How German Utilities Are Fast-tracking Progress With Digital Twins

Aug. 12, 2022
What can U.S. utilities learn from digital twin usage in Europe?

Europe’s smart water market is set to grow by almost 15% annually from 2020 to 2030, as municipalities double down on their transition toward truly modern water networks .

Multiple factors, from infrastructure stimulus and evolving regulatory standards to technology innovation and decarbonization, are driving utilities to optimize their networks. Digitally enabled solutions make these upgrades more affordable and sustainable than traditional approaches while delivering major gains in areas like metering, leakage management and energy efficiency.

As utilities across Europe and beyond look to drive progress, utilities across Germany are setting the bar.

Water challenges meet their match

Germany is leaning into the digital water opportunity, building on its heritage of technology innovation and pioneering environmental policy. The country’s water infrastructure is already highly digitalized: embedded sensors, off-line computer simulation, SCADA and data management and Enterprise Resource Planning (ERP) software have been widely implemented. Now, municipalities are accelerating their transformation with the deployment of network-level solutions that support more resilient, efficient and sustainable water management.

Across Germany, utilities are leveraging digital twin technology coupled with hydroinformatics – the convergence of advanced data science and water expertise – to improve network visibility, performance and compliance. The application of artificial intelligence (AI), whether at the asset, process or system level, provides real-time visibility and predictive capabilities. This arms utilities with the data they need to cut costs, increase water and energy efficiency, better withstand extreme weather, and accelerate progress towards “net-zero” carbon operations.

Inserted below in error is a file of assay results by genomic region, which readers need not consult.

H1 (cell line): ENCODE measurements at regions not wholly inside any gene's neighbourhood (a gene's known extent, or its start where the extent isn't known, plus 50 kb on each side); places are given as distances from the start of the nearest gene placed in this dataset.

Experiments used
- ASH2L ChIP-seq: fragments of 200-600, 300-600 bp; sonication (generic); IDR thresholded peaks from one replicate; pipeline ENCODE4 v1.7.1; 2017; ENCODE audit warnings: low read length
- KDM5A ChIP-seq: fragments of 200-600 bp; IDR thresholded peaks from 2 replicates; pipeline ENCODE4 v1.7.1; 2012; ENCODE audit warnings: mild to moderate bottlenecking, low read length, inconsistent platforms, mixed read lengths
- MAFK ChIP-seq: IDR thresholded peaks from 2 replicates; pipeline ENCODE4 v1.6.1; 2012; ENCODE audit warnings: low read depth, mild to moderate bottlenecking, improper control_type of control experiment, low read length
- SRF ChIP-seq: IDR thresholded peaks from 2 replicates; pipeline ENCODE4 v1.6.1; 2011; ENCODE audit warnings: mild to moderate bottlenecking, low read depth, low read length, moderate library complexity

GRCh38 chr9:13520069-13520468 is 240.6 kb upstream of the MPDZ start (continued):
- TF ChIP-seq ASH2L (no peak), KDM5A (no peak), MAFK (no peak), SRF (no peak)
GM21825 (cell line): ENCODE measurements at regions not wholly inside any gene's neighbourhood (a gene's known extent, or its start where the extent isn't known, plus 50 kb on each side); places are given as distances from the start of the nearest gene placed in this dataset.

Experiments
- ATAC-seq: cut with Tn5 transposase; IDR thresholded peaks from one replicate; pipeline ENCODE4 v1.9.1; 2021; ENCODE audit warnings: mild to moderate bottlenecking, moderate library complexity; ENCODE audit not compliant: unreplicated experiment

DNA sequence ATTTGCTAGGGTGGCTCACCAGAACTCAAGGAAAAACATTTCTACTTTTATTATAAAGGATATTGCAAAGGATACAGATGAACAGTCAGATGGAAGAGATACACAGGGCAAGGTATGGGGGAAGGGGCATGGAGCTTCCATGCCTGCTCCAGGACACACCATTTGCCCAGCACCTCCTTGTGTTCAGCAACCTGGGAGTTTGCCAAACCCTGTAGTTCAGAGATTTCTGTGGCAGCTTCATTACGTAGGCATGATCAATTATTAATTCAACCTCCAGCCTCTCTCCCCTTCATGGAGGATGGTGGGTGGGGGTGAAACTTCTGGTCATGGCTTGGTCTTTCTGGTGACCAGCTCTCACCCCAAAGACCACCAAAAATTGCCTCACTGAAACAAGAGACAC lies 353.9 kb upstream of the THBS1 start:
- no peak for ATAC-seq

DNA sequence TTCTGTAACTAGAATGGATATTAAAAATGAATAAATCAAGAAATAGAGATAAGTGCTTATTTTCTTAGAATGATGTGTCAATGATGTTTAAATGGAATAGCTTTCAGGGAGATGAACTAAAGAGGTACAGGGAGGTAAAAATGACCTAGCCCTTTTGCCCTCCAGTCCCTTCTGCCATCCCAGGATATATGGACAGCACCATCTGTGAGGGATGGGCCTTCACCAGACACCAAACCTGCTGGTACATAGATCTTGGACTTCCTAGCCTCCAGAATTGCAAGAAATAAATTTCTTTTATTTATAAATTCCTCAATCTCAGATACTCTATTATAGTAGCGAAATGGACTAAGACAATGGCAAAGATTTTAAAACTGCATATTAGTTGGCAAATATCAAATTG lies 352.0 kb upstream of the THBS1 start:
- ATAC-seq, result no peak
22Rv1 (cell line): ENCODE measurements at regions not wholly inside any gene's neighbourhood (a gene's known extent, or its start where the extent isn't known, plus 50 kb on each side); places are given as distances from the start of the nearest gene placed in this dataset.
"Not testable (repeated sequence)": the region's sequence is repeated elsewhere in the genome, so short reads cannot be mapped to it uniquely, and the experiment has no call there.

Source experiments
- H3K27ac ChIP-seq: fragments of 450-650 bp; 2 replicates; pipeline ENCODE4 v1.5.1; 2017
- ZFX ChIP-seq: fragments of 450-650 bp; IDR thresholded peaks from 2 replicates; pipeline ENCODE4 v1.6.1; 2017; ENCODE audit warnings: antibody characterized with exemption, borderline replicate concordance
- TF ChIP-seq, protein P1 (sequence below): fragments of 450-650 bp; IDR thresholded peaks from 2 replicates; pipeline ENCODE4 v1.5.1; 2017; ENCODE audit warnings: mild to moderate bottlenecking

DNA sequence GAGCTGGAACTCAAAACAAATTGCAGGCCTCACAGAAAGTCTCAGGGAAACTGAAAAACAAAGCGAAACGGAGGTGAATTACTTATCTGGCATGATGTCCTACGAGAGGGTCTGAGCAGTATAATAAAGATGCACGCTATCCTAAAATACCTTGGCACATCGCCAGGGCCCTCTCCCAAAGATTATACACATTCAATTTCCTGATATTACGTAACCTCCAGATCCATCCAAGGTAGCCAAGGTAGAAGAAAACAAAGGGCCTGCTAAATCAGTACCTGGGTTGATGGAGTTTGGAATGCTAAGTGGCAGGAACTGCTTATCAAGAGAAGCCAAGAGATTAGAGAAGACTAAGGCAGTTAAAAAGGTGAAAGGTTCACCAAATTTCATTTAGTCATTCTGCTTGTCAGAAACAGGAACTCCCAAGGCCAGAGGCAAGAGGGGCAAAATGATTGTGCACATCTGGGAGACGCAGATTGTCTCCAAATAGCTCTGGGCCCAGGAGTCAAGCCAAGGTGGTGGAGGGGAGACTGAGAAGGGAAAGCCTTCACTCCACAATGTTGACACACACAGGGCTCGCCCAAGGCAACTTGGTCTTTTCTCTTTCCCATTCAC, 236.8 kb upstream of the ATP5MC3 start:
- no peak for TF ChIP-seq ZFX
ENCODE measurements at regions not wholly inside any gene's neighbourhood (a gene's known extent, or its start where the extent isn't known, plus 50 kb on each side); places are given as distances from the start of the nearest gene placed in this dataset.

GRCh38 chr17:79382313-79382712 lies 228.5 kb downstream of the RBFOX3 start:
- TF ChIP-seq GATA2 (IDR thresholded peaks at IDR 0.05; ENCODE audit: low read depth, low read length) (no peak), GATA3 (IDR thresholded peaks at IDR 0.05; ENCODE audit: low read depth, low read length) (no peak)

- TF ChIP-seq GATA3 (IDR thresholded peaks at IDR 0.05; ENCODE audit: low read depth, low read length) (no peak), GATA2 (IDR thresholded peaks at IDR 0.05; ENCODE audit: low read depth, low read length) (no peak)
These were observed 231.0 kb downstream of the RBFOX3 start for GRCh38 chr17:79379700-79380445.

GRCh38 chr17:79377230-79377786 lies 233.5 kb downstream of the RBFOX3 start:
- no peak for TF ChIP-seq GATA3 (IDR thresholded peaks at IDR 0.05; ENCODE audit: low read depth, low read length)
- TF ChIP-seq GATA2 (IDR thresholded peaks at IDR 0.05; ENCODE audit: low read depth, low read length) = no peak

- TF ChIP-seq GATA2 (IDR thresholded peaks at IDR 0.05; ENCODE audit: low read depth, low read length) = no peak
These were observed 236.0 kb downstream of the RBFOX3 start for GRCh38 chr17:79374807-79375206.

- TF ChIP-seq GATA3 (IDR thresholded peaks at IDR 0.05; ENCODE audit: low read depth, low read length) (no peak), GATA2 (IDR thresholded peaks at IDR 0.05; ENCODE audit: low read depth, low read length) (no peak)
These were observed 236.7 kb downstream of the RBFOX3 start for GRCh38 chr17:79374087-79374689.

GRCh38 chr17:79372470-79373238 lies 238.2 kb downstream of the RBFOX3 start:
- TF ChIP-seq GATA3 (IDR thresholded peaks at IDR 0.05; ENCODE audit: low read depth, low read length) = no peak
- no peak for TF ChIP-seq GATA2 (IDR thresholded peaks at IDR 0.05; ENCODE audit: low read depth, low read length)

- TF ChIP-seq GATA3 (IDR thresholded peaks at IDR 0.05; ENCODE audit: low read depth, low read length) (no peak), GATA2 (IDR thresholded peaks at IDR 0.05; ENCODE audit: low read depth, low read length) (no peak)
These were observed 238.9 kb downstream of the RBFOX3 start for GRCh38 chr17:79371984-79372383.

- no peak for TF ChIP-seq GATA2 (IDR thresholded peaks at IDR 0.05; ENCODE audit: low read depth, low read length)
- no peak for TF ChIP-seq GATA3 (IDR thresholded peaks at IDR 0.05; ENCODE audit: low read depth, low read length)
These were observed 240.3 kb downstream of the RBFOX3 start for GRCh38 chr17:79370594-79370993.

German utilities have been early adopters of AI-powered solutions to optimize treatment plant performance, for example. These solutions leverage near real-time data, applying it to process models to deliver operational recommendations, predictive capabilities and decision-making support. This helps managers run their treatment plants more effectively, safely and at reduced cost by:

  • Improving operational procedure and resource efficiency by monitoring energy and chemicals;
  • Enhancing effluent stability to meet regulatory requirements and increase confidence;
  • Enabling expedient adjustments to influent changes through early-warning alarms and automated plant operation; and 
  • Empowering operators to detect events by understanding if sensor readings align with expected future conditions..

Treatment System Optimization: Win-win for Cuxhaven Treatment Plant

German utility EWE WASSER GmbH (EWE), wanted a system to optimize the energy consumption associated with aeration while improving safety with better system control of chemical usage. These objectives went hand in hand with ensuring compliance with local effluent limits at the Cuxhaven treatment plant.

EWE partnered with Xylem to deploy a treatment system optimization solution, which uses machine learning to create models of the carbon, nitrogen and phosphorous elimination processes based on data from the plant’s SCADA system. Several “virtual sensors” were developed to calculate an estimate of the incoming carbon, nitrogen and phosphorous loads of the influent.

Now, each process receives optimal aeration and chemical inputs to match the chemical and biological oxygen demand. It is a new level of control that has helped the plant accurately estimate influent concentration and optimize the aeration process while meeting regulatory requirements. It’s a win-win.